- Also Wednesday: There will be open testimony from George Kent, who will talk about Giuliani's efforts to get former US Ambassador to Ukraine Marie Yovanovitch removed from her post.
- One more thing on Wednesday: Trump will hold a news conference with Turkish President Recep Tayyip Erdogan at the White House.
- Friday: former US Ambassador to Ukraine Marie Yovanovitch will testify publicly about her recall at Trump's request.
The most important week so far of the impeachment inquiry is here.
Democrats will take their case to the American people that President Trump should be impeached, and they'll do it by introducing public testimony from career State Department employees, who will testify under oath to things they've already talked about in private.
Here's what you need to know:
- Still no word from the whistleblower: Democrats say they won't present a testimony from the whistleblower whose alarm uncovered Trump's effort to use tax dollars and foreign aid as ransom for his own political benefit.
- What the Democrats are saying: The head impeachment inquisitor, House Intelligence Chairman Adam Schiff, argued Saturday that the whistleblower's complaint has been corroborated, which makes testimony from the whistleblower "redundant."
- What the GOP is saying: Republicans are focused on arguing that former Vice President Joe Biden and his son, Hunter, should be called to testify — something Democrats will not allow since it would divert focus on Trump's pressure on Ukraine back on the Bidens. Republicans also argued over the weekend that without the whistleblower, the case against the President falls apart.
The clash over whether the Ukraine whistleblower should testify in the impeachment inquiry is heating up.
Senate Judiciary Chairman Lindsey Graham said Sunday that the inquiry would be "invalid" unless the identity of the anonymous whistleblower whose complaint sparked House Democrats' probe is revealed.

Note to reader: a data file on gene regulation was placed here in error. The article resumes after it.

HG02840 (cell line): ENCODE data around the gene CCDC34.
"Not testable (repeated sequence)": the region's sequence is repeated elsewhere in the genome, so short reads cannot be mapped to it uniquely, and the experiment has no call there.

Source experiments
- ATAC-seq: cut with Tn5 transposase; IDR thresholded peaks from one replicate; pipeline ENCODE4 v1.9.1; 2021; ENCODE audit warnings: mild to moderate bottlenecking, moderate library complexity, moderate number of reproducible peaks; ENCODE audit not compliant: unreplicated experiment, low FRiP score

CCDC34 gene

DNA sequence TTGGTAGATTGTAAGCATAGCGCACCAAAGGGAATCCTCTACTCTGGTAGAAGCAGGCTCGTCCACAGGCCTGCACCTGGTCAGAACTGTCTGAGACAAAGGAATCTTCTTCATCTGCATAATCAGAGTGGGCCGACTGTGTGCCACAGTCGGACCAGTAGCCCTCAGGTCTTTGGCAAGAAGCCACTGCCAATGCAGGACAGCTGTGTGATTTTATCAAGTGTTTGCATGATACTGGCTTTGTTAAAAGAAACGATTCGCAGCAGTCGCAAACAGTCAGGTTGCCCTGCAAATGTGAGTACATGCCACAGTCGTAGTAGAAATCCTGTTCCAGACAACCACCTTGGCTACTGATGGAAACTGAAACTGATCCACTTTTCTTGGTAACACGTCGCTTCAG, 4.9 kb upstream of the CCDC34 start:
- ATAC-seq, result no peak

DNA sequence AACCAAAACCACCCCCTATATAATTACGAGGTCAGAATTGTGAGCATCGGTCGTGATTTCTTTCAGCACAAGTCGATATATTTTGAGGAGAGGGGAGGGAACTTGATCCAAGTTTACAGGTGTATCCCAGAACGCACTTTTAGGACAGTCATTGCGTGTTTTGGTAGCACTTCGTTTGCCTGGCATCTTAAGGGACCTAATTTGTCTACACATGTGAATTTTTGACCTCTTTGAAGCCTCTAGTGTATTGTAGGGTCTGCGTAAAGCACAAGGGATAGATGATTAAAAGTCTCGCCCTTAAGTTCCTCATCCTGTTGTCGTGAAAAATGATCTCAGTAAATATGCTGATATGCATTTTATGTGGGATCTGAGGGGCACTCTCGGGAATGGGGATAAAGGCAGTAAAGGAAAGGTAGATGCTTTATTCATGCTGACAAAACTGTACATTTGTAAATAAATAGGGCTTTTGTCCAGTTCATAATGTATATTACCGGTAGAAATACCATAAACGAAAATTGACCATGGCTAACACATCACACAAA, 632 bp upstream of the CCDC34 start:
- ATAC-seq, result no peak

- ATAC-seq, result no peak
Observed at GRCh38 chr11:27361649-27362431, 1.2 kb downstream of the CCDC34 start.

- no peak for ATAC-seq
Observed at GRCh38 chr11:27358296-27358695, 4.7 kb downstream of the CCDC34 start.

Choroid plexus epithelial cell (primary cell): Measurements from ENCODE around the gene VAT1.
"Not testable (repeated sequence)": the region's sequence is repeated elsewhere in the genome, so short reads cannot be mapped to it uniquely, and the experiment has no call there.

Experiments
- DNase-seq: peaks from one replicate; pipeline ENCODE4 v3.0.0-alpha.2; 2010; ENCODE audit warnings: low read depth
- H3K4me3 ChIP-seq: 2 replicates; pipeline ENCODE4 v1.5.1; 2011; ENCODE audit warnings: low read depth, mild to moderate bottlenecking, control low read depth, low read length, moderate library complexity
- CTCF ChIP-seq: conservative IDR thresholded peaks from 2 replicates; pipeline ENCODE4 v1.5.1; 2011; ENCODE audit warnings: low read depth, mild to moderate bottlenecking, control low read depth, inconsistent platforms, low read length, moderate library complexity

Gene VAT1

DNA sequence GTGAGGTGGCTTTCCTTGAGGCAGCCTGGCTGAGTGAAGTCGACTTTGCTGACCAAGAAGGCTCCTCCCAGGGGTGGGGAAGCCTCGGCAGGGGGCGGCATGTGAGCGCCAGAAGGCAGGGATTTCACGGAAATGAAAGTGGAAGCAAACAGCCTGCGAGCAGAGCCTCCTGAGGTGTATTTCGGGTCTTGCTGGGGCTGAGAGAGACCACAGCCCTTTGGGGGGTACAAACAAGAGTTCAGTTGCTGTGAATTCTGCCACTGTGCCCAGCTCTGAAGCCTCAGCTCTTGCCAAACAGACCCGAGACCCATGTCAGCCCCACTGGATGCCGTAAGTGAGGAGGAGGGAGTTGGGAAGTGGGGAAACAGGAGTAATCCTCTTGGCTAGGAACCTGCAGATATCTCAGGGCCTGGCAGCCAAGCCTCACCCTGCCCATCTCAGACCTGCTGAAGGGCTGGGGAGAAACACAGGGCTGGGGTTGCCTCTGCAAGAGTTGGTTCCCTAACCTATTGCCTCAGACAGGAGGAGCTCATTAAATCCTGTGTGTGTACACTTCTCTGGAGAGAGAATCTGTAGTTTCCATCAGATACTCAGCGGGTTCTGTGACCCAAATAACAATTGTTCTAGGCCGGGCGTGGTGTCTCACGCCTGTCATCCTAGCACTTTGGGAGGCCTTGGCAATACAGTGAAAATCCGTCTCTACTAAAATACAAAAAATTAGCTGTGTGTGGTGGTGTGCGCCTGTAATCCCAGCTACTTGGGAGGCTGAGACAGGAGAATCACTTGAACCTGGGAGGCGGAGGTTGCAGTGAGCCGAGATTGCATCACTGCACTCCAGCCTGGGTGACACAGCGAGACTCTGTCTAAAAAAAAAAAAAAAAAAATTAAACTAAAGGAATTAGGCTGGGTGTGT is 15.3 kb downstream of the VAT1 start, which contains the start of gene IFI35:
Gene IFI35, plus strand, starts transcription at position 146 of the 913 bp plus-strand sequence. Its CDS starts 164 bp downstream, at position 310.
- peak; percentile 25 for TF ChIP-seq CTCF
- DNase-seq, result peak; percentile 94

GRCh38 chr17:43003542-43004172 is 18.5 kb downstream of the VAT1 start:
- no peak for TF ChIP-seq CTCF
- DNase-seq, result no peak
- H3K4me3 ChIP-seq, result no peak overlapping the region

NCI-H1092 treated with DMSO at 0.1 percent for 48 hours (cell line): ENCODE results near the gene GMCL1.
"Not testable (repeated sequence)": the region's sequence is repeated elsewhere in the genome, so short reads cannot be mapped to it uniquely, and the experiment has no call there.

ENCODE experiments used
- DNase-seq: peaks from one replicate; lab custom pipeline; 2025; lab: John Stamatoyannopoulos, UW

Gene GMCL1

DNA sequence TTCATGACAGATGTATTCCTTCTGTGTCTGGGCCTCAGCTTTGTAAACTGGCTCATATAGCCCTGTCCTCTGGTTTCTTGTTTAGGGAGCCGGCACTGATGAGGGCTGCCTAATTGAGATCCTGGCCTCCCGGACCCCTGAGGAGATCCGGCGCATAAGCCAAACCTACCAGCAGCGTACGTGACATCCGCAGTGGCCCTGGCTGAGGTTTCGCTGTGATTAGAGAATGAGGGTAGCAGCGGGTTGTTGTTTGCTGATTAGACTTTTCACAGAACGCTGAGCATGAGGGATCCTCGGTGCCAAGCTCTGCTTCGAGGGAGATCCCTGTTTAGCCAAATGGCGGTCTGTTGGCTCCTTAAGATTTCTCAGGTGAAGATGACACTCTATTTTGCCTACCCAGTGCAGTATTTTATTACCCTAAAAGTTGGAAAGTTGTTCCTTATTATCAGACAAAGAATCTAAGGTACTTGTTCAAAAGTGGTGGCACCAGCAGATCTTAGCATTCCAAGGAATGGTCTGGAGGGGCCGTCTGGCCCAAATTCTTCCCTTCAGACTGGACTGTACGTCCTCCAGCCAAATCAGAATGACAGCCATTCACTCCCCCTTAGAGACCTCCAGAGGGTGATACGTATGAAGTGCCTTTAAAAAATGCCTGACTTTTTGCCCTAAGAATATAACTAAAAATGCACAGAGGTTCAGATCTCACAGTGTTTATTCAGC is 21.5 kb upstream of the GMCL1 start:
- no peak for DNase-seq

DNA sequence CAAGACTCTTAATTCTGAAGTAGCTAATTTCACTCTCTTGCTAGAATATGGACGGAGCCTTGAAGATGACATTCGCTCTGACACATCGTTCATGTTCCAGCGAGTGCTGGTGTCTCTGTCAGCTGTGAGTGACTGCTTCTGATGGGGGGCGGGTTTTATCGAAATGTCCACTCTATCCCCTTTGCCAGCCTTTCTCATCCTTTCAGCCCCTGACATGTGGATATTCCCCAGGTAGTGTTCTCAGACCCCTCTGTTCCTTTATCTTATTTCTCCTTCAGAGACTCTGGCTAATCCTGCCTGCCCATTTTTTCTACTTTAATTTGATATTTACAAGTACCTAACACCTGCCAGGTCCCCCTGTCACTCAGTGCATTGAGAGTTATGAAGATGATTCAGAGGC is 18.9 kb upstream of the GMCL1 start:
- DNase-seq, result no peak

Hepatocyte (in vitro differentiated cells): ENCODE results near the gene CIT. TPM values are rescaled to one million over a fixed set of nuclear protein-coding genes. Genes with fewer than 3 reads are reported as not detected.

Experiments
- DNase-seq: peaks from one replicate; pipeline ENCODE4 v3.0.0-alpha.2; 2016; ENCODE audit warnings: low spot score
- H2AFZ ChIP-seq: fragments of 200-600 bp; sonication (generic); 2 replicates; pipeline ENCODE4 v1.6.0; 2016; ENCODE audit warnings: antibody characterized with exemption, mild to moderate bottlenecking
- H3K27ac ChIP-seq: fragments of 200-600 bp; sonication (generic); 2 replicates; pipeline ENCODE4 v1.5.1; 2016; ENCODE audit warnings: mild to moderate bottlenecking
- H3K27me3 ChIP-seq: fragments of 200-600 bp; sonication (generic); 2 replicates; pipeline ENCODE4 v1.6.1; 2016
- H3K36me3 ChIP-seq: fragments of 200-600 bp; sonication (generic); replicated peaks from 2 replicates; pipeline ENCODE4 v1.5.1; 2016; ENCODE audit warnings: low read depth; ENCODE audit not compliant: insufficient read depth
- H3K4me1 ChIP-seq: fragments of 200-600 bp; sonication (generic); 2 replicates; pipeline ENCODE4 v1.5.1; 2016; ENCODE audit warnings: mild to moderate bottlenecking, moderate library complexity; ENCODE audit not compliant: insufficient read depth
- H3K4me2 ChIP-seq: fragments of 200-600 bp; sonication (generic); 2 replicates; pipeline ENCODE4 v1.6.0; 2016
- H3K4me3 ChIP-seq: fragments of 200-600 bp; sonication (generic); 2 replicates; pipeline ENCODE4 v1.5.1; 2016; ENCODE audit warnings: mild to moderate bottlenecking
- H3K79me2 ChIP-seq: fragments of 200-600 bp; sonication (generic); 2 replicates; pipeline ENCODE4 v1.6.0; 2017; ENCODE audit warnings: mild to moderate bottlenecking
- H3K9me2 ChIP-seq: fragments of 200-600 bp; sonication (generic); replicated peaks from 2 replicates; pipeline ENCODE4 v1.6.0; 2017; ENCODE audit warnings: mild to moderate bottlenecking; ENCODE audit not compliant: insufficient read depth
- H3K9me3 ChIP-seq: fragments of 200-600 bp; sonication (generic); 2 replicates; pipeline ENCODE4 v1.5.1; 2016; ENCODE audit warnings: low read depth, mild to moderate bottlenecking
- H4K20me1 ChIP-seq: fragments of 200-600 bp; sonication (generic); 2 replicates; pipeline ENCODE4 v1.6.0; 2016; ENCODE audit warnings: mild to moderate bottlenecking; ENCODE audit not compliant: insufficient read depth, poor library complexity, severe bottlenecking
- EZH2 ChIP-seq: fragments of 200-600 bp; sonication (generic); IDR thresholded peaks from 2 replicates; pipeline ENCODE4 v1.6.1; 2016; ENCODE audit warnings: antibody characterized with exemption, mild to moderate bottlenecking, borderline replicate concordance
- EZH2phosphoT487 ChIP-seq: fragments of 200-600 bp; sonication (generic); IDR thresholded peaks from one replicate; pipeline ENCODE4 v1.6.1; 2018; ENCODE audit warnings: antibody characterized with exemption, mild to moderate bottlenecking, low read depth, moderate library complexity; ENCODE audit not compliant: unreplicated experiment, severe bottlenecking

"I consider any impeachment in the House that doesn't allow us to know who the whistleblower is to be invalid because without the whistleblower complaint, we wouldn't be talking about any of this and I also see the need for Hunter Biden to be called to adequately defend the President and if you don't do those two things it's a complete joke," Graham told Fox News on Sunday.
"It's impossible to bring this case forward in my view fairly without us knowing who the whistleblower is and having a chance to cross examine them about any biases they may have," Graham continued.
However, House Intelligence Chairman Adam Schiff said Saturday the individual's testimony would be "redundant and unnecessary" and made it clear the whistleblower will not testify.
House Republicans earlier Saturday had submitted a list of witnesses to Democrats that they'd like to testify as part of the chamber's impeachment inquiry into President Donald Trump and Ukraine. The list included the whistleblower and former Vice President Joe Biden's son Hunter Biden.
Two days before televised impeachment hearings begin, Donald Trump's allies are peddling a smokescreen of conspiracy theories and distractions, hoping to sow confusion over the case against him.
Fierce political exchanges over the weekend offered a preview of how Republicans and Democrats will joust for advantage when the televised hearings get underway on Wednesday.
Read the full analysis here.